Each such label is actually a filename and a position in a file (stated via a line number or a regular expression), stored in a tags table file. Just what names from the described files are recorded in the tags table depends on the programming language and the tool you use to generate the tags table. They normally include all file names, functions, and subroutines, and may also include global variables, data types, and anything else convenient. Each name recorded is called a tag.
Emacs and Vim support different formats of tags tables. Emacs users use the etags utility (part of Emacs package), which creates a file called
TAGS. Vim users use the Exuberant Ctags utility (in modern distributions it is usually preinstalled with Vim), which creates the
tags file. Both files are created in the current working directory.
Using tags involves three steps: generating a tags table, telling your editor to look for tags in this generated file or files, and actually searching for definitions of tags.
To generate the the tags table file, run the appropriate utility, giving the input file name(s) as parameters (e.g.
etags *.c). Exuberant Ctags has the option to generate one big tags table for all relevant files in a whole directory tree:
cd ~/proj exuberant-ctags -R .
If you want to get the same effect from etags, you need to use the find utility:
find . -name "*.[chCH]" -print | etags -
In this example we're finding all C files in the current directory and its subdirectories.
etags - means to get file names from standard input.
In Emacs you use the command
M-x visit-tags-table to select a tags table or add one to the list of selected ones.
Vim will automatically use the
tags file from the current working directory. If you want to manually select the tags table(s), you can set the
You can use several filenames, separated by commas.
Etags actually uses both line numbers and search patterns to define the file position. So if the position recorded in the tags table becomes a little bit wrong (due to other editing), the only consequence is a slight delay in finding the tag. The ctags format allows you to state either line number or search pattern, but not both.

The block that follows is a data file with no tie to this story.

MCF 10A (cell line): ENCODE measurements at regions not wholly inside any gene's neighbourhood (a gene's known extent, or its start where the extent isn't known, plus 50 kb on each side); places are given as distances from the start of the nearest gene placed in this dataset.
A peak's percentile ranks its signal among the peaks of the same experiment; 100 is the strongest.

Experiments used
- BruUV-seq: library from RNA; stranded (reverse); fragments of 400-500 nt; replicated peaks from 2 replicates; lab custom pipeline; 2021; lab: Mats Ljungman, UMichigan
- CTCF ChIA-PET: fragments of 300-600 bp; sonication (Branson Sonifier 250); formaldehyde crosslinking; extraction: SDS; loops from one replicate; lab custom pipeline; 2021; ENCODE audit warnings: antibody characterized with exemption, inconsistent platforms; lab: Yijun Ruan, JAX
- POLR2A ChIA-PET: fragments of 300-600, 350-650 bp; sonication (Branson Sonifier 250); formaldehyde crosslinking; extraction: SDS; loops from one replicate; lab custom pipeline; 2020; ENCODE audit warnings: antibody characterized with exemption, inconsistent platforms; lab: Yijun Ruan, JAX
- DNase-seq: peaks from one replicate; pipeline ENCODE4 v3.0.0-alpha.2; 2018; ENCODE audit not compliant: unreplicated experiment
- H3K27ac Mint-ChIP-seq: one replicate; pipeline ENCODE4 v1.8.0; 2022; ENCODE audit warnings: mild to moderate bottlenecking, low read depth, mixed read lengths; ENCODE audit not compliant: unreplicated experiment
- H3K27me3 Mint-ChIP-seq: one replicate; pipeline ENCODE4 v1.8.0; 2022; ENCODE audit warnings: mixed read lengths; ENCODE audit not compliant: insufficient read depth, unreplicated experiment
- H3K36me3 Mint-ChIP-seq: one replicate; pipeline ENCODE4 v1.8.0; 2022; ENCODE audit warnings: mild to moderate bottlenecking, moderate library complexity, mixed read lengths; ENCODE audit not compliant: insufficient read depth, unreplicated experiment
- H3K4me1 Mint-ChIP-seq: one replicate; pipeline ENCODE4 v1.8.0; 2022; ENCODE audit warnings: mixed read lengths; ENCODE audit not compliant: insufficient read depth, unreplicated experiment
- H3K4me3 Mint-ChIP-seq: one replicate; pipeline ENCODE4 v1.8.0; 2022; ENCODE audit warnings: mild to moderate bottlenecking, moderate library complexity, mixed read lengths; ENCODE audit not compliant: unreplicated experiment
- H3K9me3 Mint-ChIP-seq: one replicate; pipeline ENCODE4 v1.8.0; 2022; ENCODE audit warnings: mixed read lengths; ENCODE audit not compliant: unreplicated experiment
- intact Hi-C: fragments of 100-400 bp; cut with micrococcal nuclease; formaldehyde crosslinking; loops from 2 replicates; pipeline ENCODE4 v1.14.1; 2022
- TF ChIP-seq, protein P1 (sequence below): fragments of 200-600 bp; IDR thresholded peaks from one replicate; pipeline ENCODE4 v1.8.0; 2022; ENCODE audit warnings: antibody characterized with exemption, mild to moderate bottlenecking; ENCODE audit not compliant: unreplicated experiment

That means that with both Exuberant Ctags and etags you should update a tags table when you define new tags that you want to have listed, or when you move tag definitions from one file to another, or when changes become substantial. Normally there is no need to update this kind of tags table after each edit, or even every day.
The drawback of the etags format is that tags are not sorted by name. This means that Emacs has to use a slow linear search algorithm when looking up in the tags table.
Searching for tags
When you are in Vim and you want to go to a tag definition, you can jump to it by using the command
:tag <tag>, or simply press CTRL-] to jump to the tag of the word that is under the cursor. In Emacs use the command
M-. <tag> RET (if the <tag> is empty, the word under the cursor will be used). After several jumps made by continuously invoking these commands, you may want to pop back: use the
M-* command in Emacs and
Ctrl-T in Vim.
If you want to split the view and see the tag definition in another window (so the contents of the current window are still shown), you can use a special command: in Emacs it is
C-x 4 . <tag> RET and in Vim,
:stag <tag>. If you want to look for the tag of the word that is under the cursor, leave <tag> as blank in Emacs and use the key combination
Ctrl-W ] in Vim.
If there is more then one match for a tag, use
C-u M-. and
C-u - M-. in Emacs and
:tprevious in Vim to go to
the next/previous match.
You can use autocompletion by typing the first characters of the tag and pressing Tab in both editors. If you want to search for the tag by pattern, use
C-M-. <pattern> RET in Emacs and browse through matches with
C-u C-M-.. In Vim, start searching by typing
:tag /<pattern> and end by pressing Tab. Press Tab again to cycle through matches.